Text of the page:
## #StackBounty: #repeated-measures #glmm #effect-size Calculating effect size for glmm with repeated measures, what is the sample size?

### Bounty: 50

I am new to effect sizes and trying to calculate it for a repeated measure GLMM that looks like this:

variable ~ treatment * sampling occasion * year + (1|subject)

The variable is continuous, the treatment is categorical (two independent groups), the sampling occasion is discrete, the year is discrete, and subject is used as a random effect. The variable is measured at each sampling occasion on the same subject, hence the repeated measures.

Following Nakagawa & Cuthill 2007, I believe I should use the equation from Rosenthal (1994):

$$d = t_{unpaired} + sqrt{dfrac{(n_1+n_2)}{n_1n_2}}$$

In this case, should I use the total n for each repeated measure or the real number of subjects in my experiment?

For example if I have 10 subjects in my first group, and 3 sampling occasion, is my n1 value 30 or 10?

Nakagawa, S., & Cuthill, I. C. (2007). Effect size, confidence
interval and statistical significance: a practical guide for
biologists. Biological reviews, 82(4), 591-605.

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## #StackBounty: #variance #effect-size #threshold #subset Is there a name for the increase in variance upon remeasurement after subsettin…

### Bounty: 50

Context: My problem relates to estimating effect sizes, such as Cohen’s d, when looking at a subset of the population defined by a cut-off threshold. This effect size is the difference in two population means divided by the (assumed equal) population standard deviation.

Suppose there is a sample from a population with a variable $$Y$$ with "true" values $$Y_{i0}$$ that will be measured with error at two time points, $$t_1$$ and $$t_2$$, giving measurements $$Y_{i1} = Y_{i0} + epsilon_{i1}$$, $$Y_{i2} = Y_{i0} + epsilon_{i2}$$. At time $$t_1$$ we define a subset $$J$$ of the population by "$$i in J$$ if $$Y_{i1} > a$$" for some fixed $$a$$. The objective is to estimate the variance of the subset at $$t_2$$, $$V[Y_{2j}|j in J]$$ (or equivalently, the variance of $$Y$$ in the subset measured at any time other than $$t_1$$). We cannot use the subset’s estimated variance at $$t_1$$ because the variance at $$t_2$$ will be larger.

Example code showing that the standard deviation of the subset at $$t_2$$ is greater than the standard deviation at $$t_1$$.

``````set.seed(1)
N <- 1000
Y0 <- rnorm(N,mean=0,sd=1)
Y1 <- Y0 + rnorm(N,mean=0,sd=0.5)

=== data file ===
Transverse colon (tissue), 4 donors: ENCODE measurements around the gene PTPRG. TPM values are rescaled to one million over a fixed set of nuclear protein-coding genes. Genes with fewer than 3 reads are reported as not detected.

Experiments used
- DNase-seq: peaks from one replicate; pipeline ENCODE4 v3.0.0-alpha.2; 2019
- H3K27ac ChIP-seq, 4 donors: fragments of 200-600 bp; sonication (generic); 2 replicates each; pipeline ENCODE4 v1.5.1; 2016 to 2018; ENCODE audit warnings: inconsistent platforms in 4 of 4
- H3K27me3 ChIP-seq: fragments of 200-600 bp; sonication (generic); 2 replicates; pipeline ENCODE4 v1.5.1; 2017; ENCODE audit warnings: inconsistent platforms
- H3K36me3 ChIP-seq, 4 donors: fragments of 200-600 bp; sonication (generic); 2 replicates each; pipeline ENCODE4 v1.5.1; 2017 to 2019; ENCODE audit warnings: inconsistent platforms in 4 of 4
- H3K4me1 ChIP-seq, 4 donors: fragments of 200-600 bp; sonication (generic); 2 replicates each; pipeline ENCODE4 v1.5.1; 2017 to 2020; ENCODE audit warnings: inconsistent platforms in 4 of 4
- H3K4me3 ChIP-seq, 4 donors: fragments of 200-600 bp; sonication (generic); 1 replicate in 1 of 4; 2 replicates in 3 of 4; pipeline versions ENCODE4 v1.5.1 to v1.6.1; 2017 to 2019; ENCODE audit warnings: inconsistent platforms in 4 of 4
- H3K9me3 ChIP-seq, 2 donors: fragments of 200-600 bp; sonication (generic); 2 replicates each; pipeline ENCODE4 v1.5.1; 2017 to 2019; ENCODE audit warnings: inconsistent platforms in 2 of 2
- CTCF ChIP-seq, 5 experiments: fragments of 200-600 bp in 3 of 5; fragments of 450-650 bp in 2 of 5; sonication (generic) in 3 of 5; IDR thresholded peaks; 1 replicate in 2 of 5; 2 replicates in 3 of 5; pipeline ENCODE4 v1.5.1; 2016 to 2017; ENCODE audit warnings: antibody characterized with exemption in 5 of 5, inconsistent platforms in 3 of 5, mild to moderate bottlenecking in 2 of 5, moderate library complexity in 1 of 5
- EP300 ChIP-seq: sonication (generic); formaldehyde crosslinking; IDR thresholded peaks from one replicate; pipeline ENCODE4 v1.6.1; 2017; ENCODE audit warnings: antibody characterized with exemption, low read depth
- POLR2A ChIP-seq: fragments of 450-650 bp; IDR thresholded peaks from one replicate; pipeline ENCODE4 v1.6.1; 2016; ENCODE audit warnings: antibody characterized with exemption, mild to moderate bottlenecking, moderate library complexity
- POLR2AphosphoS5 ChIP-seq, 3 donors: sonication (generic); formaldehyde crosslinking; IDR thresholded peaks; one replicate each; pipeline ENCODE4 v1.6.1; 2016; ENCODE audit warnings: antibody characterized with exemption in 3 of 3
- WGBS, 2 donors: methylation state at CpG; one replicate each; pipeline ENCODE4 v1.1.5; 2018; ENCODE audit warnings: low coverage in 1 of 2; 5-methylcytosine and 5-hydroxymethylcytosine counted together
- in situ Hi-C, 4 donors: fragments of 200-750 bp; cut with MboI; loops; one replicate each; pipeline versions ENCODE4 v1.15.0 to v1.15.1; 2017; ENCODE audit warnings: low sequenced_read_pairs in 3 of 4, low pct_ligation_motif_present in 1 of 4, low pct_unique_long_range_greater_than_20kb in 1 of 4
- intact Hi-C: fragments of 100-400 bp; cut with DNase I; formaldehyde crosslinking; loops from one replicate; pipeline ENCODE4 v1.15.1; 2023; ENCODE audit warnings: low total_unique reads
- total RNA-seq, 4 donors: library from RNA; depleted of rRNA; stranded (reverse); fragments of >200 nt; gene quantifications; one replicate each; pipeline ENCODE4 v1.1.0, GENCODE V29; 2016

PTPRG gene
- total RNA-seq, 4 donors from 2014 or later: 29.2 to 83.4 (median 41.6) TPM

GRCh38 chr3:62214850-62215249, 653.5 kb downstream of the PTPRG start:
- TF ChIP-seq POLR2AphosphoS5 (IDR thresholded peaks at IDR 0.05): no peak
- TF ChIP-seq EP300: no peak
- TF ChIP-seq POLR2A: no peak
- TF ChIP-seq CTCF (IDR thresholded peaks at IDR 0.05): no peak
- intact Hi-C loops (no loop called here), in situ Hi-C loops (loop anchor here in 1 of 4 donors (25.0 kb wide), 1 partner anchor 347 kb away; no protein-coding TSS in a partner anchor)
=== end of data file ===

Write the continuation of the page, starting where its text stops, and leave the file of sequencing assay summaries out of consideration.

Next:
Y2 <- Y0 + rnorm(N,mean=0,sd=0.5)
indx <- Y1 > 1
sd(Y1[indx])
#  0.6007802
sd(Y2[indx])
#  0.8145581
``````

Does this phenomenon, the variance of a thresholded subset increasing upon re-measurement, have a name? Can anyone share any references to help understand it either generally or in the specific context of effect sizes?

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## #StackBounty: #mixed-model #multilevel-analysis #meta-analysis #effect-size #meta-regression What’s the right multilevel model to addre…

### Bounty: 50

I have a sample of about 4,000 $$r$$ (that is, Pearson correlation), $$t-$$, or $$F-$$ tests reported in psychology journals. These tests have been drawn randomly from a larger dataset with about 500,000 statistical tests extracted from ~33,000 articles from 132 psychology journals.

For each statistical test I have the following data:
– Test statistic value
– Category of test statistic ($$t$$, $$F$$, or $$r$$)
– Degrees of freedom (both degrees of freedom in the case of F-test)
– Estimate of standard error (since tests with missing degrees of freedom were excluded, I can generate this from the test statistic and degrees of freedom)
– Reported p-value
– Whether the reported p-value is consistent with the test statistic and degrees of freedom (with inconsistency likely indicating a reporting error)
– Year of publication (range from 1980-2019, though weighted towards more recent articles)
– Journal of publication
– Pre-registration status (either the article underwent some sort of pre-registration, or not)
– Classification of the statistical test as either “central” or “peripheral”

That last point relates to a classification of whether the statistic test was central to the main aims of the article, or whether it was instead peripheral to those aims (e.g. a statistical test done in the course of assumption-checking). These judgments were made by human raters, who have been shown to have good reliability/validity in relation to this task.

All the test statistics are converted to Fisher Z-transformed correlation coefficients, so that they may be compared.

There are two main research questions of interest.

1. Are “central” effect sizes declining over time? From a prior analysis (in which no distinction could be made between central and peripheral tests) we already suspect that overall test statistics are slightly declining over time.
2. Are statistical reporting errors more common in central tests, or peripheral tests?